The Well-House

For those thou mayest not look upon
Are gathering fast round the yawning stone - Scott
It wanted yet half an hour of midnight when I found myself at the shaft of the marble quarry, and before I had well set foot on the steps to descend, heard Elzevir's voice challenging out of the darkness below. I gave back "Prosper the Bonaventure", and so came home again to sleep the last time in our cave.

The next night was well suited to flight. There was a spring-tide with fall moon, and a light breeze setting off the land which left the water smooth under the cliff We saw the Bonaventure cruising in the Channel before sundown, and after the darkness fell she lay close in and took us off in her boat. There were several men on board of her that I knew, and they greeted us kindly, and made much of us. I was indeed glad to be among them again, and yet felt a pang at leaving our dear Dorset coast, and the old cave that had been hospital and home to me for two months.

The wind set us up-Channel, and by daybreak they put us ashore at Cowes, so we walked to Newport and came there before many were stirring. Such as we saw in the street paid no heed to us but took us doubtless for some carter and his boy who had brought corn in from the country for the Southampton packet, and were about early to lead the team home again. "'tis a little place enough this Newport, and we soon found the Bugle; but Elzevir made so good a carter that the landlord did not know him, though he had his acquaintance before. So they fenced a little with one another.

"Have you bed and victuals for a plain country man and his boy?" says Elzevir.

"Nay, that I have not," says the landlord, looking him up and down, and not liking to take in strangers who might use their eyes inside, and perhaps get on the trail of the Contraband. "'Tis near the Summer Statute and the place over full already. I cannot move my gentlemen, and would bid you try the Wheatsheaf, which is a good house, and not so full as this."

"Ay, 'tis a busy time, and 'tis these fairs that make things prosper," and Elzevir marked the last word a little as he said it.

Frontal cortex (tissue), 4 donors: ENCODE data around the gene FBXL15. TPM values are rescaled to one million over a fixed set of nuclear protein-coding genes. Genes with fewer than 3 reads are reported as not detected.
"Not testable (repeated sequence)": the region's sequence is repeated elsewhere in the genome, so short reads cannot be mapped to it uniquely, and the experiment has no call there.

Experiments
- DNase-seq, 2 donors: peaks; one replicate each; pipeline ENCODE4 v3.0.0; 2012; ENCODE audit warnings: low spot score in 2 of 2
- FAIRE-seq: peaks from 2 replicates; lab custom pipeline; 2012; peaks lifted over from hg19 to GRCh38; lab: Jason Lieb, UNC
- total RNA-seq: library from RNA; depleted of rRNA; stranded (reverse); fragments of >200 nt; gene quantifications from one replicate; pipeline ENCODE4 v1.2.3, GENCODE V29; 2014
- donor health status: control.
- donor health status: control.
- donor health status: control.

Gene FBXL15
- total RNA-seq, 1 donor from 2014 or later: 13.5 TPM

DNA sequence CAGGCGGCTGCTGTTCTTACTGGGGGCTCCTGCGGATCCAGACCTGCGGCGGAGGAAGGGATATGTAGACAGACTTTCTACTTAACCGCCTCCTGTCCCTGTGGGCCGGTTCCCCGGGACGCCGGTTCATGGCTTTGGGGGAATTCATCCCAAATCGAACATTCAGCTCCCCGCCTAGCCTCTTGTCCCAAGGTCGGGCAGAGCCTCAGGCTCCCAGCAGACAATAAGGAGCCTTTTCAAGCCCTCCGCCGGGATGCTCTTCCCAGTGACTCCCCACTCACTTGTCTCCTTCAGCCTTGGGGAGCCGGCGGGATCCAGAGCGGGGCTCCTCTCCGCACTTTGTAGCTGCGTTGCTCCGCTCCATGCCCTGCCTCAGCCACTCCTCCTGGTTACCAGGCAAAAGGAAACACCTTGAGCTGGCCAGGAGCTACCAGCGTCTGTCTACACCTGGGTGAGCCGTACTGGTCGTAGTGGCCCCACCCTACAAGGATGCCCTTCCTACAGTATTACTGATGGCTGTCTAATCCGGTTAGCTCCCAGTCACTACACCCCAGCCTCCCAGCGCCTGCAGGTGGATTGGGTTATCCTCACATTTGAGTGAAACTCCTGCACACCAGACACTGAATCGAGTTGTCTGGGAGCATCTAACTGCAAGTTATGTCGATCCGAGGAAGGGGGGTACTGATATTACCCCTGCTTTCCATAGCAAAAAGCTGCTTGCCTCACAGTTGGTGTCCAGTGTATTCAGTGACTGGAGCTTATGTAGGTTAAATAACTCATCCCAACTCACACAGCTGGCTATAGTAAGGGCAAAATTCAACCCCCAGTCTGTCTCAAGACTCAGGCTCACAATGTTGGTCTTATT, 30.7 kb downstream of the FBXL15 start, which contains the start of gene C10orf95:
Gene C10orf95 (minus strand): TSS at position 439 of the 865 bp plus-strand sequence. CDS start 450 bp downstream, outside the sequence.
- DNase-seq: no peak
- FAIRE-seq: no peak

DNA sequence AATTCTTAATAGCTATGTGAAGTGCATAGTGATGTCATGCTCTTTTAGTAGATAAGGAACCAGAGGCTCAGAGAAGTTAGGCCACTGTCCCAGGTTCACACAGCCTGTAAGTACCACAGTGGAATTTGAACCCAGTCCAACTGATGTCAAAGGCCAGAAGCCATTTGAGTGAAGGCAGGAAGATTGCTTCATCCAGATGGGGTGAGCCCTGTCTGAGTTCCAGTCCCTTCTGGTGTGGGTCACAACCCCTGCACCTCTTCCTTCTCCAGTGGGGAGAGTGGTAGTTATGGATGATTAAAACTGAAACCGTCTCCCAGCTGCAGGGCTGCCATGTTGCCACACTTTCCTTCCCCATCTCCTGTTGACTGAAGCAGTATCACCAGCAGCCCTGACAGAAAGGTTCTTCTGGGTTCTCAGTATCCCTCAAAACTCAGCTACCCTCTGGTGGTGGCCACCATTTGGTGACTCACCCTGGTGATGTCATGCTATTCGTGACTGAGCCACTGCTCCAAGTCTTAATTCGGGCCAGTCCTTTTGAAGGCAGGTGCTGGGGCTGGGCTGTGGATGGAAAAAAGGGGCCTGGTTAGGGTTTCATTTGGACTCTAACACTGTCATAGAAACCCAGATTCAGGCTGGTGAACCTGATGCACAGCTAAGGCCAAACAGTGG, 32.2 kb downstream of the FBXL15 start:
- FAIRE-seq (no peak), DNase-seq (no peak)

The man looked harder at him, and asked, prosper what?" as if he were hard of hearing.

"Prosper the Bonaventure," was the answer, and then the landlord caught Elzevir by the hand, shaking it hard and saying, "Why, you are Master Block, and I expecting you this morn, and never knew you." He laughed as he stared at us again, and Elzevir smiled too. Then the landlord led us in. "And this is?" he said, looking at me.

"This is a well-licked whelp," replied Elzevir, "who got a bullet in the leg two months ago in that touch under Hoar Head; and is worth more than he looks, for they have put twenty golden guineas on his head - so have a care of such a precious top-knot."

So long as we stopped at the Bugle we had the best of lodging and the choicest meat and drink, and all the while the landlord treated Elzevir as though he were a prince. And so he was indeed a prince among the contrabandiers, and held, as I found out long afterwards, for captain of all landers between start and Solent. At first the landlord would take no money of us, saying that he was in our debt, and had received many a good turn from Master Block in the past, but Elzevir had got gold from Dorchester before we left the cave and forced him to take payment. I was glad enough to lie between clean sweet sheets at night instead of on a heap of sand, and sit once more knife and fork in hand before a well- filled trencher. "'twas thought best I should show myself as little as possible, so I was content to pass my time in a room at the back of the house whilst Elzevir went abroad to make inquiries how we could find entrance to the Castle at Carisbrooke. Nor did the time hang heavy on my hands, for I found some old books in the Bugle, and among them several to my taste, especially a History of Corfe Castle, which set forth how there was a secret passage from the ruins to some of the old marble quarries, and perhaps to that very one that sheltered us.

  By PanEris using Melati.

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